President Obama just announced a series of initiatives to encourage solar and other green technologies, as he tries to spur development of cleaner power sources.
The push will involve more than $1 billion in government funds to back new clean energy and energy efficiency projects along with funding research and development of new energy technologies.
While the individual actions are small, Obama's overarching plan and public pitch shows his growing attention to both clean energy, as well as initiatives to fight climate change. In his final term in office, Obama is now focused on a legacy committed to climate change, and recently finalized a highly controversial plan to reduce greenhouse gas emissions from the power industry.
Obama formally unveiled the plan Monday afternoon in Las Vegas at a clean energy-focused conference sponsored by U.S. Sen. Harry Reid (D-NV). The White House released details about the address earlier in the day.
The Energy Department will oversee many of the new initiatives including another $1 billion for its loan program that has previously been both lauded and vilified. The agency previously gave loans to electric car company Tesla and the large solar farm Ivanpah, but also to failed solar panel maker Solyndra, which created a political firestorm with Republicans who criticized the administration for wasting taxpayer money on a flimsy business.
The loan program has made $30 billion in total commitments over the years to get new nuclear, solar and wind projects built, or new green technologies from big companies like Nissan or smaller companies like Tesla. Many of the very large solar panel projects built in the deserts of California and Nevada made use of these loans.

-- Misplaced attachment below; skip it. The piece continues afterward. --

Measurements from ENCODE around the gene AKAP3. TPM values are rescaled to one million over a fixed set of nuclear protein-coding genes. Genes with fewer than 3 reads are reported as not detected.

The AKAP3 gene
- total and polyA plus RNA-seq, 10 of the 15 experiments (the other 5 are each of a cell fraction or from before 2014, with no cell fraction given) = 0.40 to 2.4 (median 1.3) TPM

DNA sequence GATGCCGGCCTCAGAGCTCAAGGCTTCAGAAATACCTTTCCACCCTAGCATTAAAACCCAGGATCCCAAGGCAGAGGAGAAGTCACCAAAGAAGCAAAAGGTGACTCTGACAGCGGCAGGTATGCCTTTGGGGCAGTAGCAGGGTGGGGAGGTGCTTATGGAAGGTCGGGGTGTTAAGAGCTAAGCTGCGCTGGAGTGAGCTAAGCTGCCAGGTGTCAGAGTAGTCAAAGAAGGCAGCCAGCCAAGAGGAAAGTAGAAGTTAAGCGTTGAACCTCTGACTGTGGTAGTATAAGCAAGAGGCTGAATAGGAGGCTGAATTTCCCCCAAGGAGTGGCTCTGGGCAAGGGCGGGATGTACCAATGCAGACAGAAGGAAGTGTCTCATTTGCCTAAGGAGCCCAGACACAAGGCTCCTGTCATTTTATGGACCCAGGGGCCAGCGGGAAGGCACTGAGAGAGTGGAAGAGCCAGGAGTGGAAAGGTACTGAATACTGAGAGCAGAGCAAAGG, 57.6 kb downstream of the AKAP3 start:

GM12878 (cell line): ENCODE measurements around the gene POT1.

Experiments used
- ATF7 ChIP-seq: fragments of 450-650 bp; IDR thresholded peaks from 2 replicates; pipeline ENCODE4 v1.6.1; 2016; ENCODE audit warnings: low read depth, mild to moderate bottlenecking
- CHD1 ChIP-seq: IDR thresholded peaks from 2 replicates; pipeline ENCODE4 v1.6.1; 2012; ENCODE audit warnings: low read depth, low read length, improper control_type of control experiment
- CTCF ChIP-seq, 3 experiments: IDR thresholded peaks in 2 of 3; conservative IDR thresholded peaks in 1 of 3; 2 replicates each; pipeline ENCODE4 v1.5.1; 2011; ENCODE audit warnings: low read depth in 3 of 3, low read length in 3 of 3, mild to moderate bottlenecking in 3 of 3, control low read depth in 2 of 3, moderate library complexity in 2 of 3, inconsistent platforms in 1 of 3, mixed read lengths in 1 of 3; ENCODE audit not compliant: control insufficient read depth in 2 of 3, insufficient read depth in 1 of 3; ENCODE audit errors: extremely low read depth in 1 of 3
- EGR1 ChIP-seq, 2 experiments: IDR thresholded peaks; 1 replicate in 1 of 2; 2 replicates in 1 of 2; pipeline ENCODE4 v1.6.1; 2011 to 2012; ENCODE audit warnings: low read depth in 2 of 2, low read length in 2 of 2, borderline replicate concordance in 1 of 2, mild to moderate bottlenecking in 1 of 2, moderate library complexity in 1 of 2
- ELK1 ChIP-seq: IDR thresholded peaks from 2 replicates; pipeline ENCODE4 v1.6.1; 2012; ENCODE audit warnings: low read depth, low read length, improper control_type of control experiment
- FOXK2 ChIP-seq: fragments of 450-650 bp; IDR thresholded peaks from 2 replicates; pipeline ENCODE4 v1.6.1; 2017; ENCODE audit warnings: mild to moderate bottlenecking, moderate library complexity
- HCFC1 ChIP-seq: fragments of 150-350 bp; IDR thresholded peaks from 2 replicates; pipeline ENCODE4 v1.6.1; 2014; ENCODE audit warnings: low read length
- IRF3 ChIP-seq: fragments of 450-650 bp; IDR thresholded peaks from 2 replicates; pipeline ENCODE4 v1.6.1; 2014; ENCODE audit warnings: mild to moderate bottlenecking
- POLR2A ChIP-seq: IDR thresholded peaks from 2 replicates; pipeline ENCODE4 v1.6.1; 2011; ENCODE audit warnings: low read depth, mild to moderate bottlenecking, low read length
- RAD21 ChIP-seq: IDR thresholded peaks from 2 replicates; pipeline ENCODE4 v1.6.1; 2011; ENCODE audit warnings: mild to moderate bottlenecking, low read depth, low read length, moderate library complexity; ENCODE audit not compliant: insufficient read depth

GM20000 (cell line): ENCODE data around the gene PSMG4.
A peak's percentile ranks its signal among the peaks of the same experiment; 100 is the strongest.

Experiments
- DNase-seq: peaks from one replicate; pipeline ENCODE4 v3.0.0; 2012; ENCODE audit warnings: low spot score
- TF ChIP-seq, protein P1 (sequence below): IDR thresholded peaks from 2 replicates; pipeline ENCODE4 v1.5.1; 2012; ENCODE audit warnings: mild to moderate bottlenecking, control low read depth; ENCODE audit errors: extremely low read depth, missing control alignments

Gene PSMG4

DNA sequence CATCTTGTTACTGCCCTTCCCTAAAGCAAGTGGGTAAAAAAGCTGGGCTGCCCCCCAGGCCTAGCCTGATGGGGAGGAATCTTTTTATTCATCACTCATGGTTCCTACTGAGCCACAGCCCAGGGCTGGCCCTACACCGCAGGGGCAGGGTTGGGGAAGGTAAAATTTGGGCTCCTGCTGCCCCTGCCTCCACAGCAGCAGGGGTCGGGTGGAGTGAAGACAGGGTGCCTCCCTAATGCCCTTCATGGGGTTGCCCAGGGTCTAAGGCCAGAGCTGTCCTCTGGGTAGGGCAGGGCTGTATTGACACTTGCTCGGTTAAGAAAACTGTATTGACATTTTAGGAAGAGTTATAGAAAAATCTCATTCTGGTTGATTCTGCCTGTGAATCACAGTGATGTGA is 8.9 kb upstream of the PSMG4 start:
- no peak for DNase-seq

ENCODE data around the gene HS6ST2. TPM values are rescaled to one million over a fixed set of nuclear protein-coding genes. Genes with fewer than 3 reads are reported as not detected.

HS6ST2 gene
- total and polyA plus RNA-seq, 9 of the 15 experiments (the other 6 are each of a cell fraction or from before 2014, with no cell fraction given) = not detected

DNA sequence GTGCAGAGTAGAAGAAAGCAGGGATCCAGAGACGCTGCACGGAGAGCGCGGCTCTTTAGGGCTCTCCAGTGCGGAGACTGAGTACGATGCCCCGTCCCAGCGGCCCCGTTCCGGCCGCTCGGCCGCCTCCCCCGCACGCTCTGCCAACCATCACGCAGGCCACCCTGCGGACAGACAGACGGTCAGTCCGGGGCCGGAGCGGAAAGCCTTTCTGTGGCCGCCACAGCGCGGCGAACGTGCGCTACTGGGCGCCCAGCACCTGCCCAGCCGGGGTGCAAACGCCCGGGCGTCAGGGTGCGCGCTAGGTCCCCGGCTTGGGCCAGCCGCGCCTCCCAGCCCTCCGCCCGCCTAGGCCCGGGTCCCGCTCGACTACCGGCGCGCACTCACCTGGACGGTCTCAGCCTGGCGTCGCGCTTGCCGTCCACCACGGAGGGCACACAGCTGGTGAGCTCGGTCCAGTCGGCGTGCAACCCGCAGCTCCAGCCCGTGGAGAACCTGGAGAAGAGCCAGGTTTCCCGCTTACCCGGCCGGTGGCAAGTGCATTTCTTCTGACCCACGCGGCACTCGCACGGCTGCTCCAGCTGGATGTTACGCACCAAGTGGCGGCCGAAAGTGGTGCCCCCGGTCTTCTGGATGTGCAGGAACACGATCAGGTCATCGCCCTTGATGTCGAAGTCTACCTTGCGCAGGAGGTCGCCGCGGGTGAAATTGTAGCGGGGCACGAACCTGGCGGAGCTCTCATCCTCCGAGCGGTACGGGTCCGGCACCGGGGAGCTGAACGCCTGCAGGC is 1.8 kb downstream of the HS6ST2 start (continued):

At the same time, the Energy Department clarified that the loan program can now be used to fund "distributed energy" projects, which are decentralized technologies like roof top solar panels, batteries in buildings or connected to the power grid, or adding computing intelligence to the grid. Much of the clean energy projects that have historically used the loans have been large "centralized" energy projects, which involve a utility buying and distributing the energy to its customers.
In addition to the new funding for the loan program, the Department of Energy's ARPA-E program — which gives small grants to high-risk potentially disruptive energy technologies — has announced a new $24 million in funding for 11 high-performance new solar power projects. A good chunk of the funding will be allocated to projects at universities, like at MIT, but startup Semprius also scored funding for a new type of solar tech.
The President's other actions include looking at how financing from Property-Assessed Clean Energy (PACE) programs can be used in new ways for clean energy. PACE financing is offered by states to building owners to support the upfront investment required for energy efficiency upgrades (like new insulation) or, more recently, a solar panel system.
Obama will also approve a transmission line for a large 485 megawatt solar farm that is supposed to be built in Riverside County, Calif. and could provide enough energy for 145,000 homes. One of the biggest delays for large solar and wind projects in the U.S. is the long approval process it takes to build out new transmission lines that can bring the clean energy from remote regions to the cities that will use the power.
We'll bring you more details from Obama's talk at 8 pm ET in Las Vegas.
Updated at 8:45 pm ET.